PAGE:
The NYPD has returned the massive haul of hemp that it mistakenly seized from a Brooklyn business owner last month—but the department isn't copping to the error, leading to confusion about the legality of the ubiquitous, CBD-producing crop.

Oren Levy, a licensed recovery specialist and owner of Green Angel CBD, told Gothamist that he picked up his $50,000 shipment of hemp from a narcotics storage unit in Queens on Monday. It had been sitting there since November 5th, when NYPD Officers Greenidge and Ganshaw impounded the hemp, then charged Ronan Levy, Oren's brother, with felony marijuana possession.

The department later bragged on Twitter that it had successfully confiscated illicit drugs "destined for our city streets."

Throughout the ordeal, Levy maintained that the hemp was certified as having less than .3 percent THC—the cannabinoid found in marijuana that gets users high—and therefore legal under federal law. Police, meanwhile, said it tested as marijuana, and accused Levy have not having the proper paperwork.

The charges were eventually dropped by the Brooklyn District Attorney's Office, but not before prosecutors noted that New York's current penal law defines all cannabis—including hemp—as illegal. The office says they're pushing for a rewrite of that statute, but claims it's the NYPD's "mandate" to continue seizing hemp until then.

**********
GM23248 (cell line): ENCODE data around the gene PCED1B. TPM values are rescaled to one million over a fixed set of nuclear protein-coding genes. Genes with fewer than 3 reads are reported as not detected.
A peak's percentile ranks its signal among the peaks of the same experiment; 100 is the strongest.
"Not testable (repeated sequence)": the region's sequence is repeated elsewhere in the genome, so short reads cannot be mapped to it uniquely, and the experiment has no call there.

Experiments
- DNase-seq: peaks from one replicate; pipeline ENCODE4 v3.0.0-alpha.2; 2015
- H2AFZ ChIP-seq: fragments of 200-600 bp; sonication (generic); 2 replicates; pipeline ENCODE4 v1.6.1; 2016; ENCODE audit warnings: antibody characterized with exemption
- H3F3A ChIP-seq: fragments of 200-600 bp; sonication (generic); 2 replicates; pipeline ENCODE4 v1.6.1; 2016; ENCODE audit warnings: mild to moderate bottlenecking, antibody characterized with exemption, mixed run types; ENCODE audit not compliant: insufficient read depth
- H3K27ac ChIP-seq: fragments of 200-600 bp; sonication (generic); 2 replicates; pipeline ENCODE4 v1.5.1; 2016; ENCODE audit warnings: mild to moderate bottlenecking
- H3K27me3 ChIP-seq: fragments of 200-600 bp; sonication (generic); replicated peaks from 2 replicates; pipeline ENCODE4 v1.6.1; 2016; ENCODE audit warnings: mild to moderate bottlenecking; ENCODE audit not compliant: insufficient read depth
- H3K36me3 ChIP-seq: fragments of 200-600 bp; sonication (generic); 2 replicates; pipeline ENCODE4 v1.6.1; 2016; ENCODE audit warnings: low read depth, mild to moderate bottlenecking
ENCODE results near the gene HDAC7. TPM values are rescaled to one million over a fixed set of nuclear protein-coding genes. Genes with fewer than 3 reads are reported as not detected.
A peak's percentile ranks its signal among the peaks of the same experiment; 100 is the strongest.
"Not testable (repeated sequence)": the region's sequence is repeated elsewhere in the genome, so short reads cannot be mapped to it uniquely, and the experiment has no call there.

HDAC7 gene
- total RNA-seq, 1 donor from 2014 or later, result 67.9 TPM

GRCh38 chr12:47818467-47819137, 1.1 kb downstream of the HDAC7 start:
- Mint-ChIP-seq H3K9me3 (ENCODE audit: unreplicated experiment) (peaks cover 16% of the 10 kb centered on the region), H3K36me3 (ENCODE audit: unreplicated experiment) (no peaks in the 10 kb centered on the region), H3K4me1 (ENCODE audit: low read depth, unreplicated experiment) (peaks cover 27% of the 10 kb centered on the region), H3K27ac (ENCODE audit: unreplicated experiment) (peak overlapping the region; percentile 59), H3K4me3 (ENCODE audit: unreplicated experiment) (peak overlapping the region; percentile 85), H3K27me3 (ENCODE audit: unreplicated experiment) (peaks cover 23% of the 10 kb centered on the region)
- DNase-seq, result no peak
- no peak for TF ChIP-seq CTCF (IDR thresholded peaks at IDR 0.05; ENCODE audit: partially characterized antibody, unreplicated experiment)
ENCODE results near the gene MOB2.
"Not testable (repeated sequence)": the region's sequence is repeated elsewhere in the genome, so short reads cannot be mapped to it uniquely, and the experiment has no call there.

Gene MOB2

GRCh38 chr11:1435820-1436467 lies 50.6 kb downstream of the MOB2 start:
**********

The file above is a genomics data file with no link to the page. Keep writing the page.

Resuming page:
Products containing hemp can currently be found throughout the city (though the Health Department has prohibited restaurants from selling food and beverages made with CBD). Authorities with the state agricultural department have maintained that CBD products are legal under the Federal Farm Bill, and expressed surprise at the Brooklyn D.A.'s interpretation of the law.

A spokesperson for the NYPD did not respond to Gothamist's inquiries about whether it has a mandate to seize hemp deemed legal by the state.

"We hope the NYPD will get better training on CBD [because] what happened to us was a nightmare," Oren Levy told Gothamist. "We hope this will never happen to anyone else in our community. We need to get to the bottom of why this happened."

The business owner says he'll have the hemp tested to see if it grew mold or other bacteria while sitting in the police storage locker. He's currently suing the department and the city to recoup the losses as a result of the confiscation.